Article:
Evangelization: A Challenge for the Catholic Church
Our Mission is Evangelization
“We must organize for justice. We must labour for peace. We must lobby for life. We must reach out and serve all those in need – the hungry, the lonely, the alienated, the sick, the imprisoned, the abandoned, the despairing, the addicted. The list is long. But… one ministry stands first, head and shoulders above the rest: evangelization.” (Fr. Bob Bedard, Constitutions & Rules - Identity)
“Our essential mission is to evangelize in the many apostolic works that we do…” (Fr. Bob Bedard, Constitutions & Rules – A Word from Our Founder)
As Catholics, we have wonderful documents on evangelization but we don’t often do it. The official teaching on evangelization hasn’t been received by the wider Church. The churches that evangelize are growing (e.g. Latin America and Africa). The mainline churches that do not evangelize are in decline.
“Where Jesus is lifted up and proclaimed with confidence and joy in the power of the Holy Spirit many are attracted to him and the Church grows … where the message is not clear, where there is doctrinal and moral confusion, where Jesus is not at the center, where the Holy Spirit is not free to move, hardly anyone comes and many who are already there leave for practical paganism or other Churches.” (Ralph Martin, The Catholic Church at the End of an Age, p. 135)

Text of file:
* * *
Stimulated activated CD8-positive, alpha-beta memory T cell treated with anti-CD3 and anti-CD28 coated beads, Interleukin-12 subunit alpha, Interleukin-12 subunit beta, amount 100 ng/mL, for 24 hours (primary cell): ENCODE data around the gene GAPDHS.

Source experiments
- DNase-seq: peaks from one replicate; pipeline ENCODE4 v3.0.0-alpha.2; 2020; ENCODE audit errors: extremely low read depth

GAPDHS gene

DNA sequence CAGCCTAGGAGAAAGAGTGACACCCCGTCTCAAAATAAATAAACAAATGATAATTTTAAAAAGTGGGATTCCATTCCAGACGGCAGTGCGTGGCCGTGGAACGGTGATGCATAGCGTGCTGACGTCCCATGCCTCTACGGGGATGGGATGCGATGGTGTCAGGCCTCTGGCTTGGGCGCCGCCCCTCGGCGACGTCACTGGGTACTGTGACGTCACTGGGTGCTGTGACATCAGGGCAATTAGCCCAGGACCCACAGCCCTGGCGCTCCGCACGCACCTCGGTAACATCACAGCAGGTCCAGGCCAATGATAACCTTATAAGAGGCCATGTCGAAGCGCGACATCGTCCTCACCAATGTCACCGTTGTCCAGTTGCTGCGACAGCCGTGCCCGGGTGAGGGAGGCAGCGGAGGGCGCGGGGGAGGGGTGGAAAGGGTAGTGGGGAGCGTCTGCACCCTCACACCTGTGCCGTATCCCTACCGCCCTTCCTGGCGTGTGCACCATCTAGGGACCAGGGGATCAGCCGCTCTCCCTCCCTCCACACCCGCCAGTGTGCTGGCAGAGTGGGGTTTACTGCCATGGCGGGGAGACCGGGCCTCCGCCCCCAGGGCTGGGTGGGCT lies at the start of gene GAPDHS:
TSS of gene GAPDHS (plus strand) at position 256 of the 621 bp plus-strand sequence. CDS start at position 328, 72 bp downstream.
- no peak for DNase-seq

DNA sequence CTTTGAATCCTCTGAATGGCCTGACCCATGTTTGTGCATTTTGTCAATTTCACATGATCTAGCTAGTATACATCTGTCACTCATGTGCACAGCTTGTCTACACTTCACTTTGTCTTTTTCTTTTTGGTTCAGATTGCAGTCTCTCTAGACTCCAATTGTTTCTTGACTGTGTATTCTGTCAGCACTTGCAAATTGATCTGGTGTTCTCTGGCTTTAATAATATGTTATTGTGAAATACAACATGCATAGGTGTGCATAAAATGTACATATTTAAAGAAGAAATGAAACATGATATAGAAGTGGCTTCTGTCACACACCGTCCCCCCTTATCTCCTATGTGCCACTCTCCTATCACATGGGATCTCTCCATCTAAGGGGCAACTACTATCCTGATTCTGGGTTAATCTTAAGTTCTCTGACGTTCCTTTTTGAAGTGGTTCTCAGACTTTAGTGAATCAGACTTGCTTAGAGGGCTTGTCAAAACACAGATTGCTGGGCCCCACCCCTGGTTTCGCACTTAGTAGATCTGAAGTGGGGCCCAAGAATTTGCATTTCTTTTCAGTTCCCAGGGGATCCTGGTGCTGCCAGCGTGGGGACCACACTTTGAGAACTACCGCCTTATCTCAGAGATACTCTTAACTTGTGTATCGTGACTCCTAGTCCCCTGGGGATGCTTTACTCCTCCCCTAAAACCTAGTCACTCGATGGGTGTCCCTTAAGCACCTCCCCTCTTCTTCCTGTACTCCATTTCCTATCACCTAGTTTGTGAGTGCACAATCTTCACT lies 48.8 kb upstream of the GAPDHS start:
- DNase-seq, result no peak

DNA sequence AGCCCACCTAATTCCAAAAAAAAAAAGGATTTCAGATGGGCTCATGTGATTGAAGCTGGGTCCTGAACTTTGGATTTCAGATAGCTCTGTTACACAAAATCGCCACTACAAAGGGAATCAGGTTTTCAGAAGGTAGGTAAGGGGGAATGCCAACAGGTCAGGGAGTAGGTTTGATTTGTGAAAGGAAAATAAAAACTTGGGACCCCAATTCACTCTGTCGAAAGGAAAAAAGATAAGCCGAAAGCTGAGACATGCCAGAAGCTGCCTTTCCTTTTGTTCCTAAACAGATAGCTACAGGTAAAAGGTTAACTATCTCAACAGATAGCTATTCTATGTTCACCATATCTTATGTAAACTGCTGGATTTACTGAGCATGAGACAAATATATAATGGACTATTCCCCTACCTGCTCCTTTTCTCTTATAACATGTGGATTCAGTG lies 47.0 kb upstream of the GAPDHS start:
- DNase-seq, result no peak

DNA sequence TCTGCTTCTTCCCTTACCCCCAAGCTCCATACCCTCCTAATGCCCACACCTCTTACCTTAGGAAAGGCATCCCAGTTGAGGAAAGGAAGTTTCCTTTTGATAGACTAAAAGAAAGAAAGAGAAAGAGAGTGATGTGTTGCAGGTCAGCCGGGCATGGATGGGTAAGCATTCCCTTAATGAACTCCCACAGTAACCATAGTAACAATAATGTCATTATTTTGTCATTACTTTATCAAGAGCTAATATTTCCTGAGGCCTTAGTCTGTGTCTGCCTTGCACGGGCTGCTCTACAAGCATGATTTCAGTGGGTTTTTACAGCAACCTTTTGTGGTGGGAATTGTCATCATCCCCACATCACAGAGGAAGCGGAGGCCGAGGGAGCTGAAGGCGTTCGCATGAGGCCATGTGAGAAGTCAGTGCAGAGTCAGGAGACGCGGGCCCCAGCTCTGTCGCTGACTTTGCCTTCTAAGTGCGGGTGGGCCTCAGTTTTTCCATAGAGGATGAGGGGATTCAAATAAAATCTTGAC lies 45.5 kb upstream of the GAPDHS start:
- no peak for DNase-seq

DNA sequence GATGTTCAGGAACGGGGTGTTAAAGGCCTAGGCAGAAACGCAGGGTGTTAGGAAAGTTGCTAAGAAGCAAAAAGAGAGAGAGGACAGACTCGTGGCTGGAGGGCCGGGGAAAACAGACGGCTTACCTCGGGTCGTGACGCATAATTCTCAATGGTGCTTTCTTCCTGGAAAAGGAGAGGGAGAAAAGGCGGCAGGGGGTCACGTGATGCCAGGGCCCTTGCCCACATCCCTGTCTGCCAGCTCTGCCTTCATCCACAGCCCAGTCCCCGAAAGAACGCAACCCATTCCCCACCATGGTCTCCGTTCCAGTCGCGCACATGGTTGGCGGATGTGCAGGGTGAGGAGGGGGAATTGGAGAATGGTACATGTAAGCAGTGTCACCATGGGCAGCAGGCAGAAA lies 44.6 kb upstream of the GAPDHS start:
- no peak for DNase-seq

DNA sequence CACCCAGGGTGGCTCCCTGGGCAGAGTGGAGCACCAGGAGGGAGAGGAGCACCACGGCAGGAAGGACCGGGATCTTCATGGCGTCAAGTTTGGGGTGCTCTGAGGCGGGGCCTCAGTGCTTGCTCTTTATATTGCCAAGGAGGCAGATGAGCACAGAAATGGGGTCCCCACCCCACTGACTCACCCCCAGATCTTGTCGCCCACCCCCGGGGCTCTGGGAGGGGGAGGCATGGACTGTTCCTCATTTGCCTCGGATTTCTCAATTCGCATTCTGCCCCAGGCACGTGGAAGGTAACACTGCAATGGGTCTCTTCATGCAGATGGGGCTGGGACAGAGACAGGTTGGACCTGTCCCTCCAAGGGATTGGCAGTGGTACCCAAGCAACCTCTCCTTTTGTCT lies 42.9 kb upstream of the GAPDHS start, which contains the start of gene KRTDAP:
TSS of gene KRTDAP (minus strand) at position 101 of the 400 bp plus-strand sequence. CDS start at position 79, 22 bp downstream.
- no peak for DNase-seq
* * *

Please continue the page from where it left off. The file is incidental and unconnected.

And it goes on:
“When the Church is psychologically healthy, when She’s sound in her soul, when She knows who She is, She’s moving forward and spontaneously proclaiming the Gospel. That’s the dynamism that the Holy Spirit is bringing back into the life of the Church again: that every believer is in movement, in a state of mission.” (Peter Herbeck)
“As lay Catholics who have been baptized and confirmed, your identity is fundamentally that of apostles, “sent ones,” who have been anointed by Jesus Christ for his mission. You are more than recipients of the clergy’s ministry…You are more than volunteers in the parish; You are apostles. Importantly, however, you are not clerics; your apostleship is not hierarchical in nature. Your leadership, your charisms, your apostleship focuses primarily upon the secular, not the Christian community. You are the first and primary evangelizers of the people and structures of this world.” (Fr. Michael Sweeney, O.P., Sherry Anne Weddell, The Parish: Mission or Maintenance?, p. 10, 1st person replaced by 2nd person for clarity)
Do you know that you are called? So many Catholics don’t know this, haven’t heard this.
Turn to someone and say, “You are called to be an Apostle!”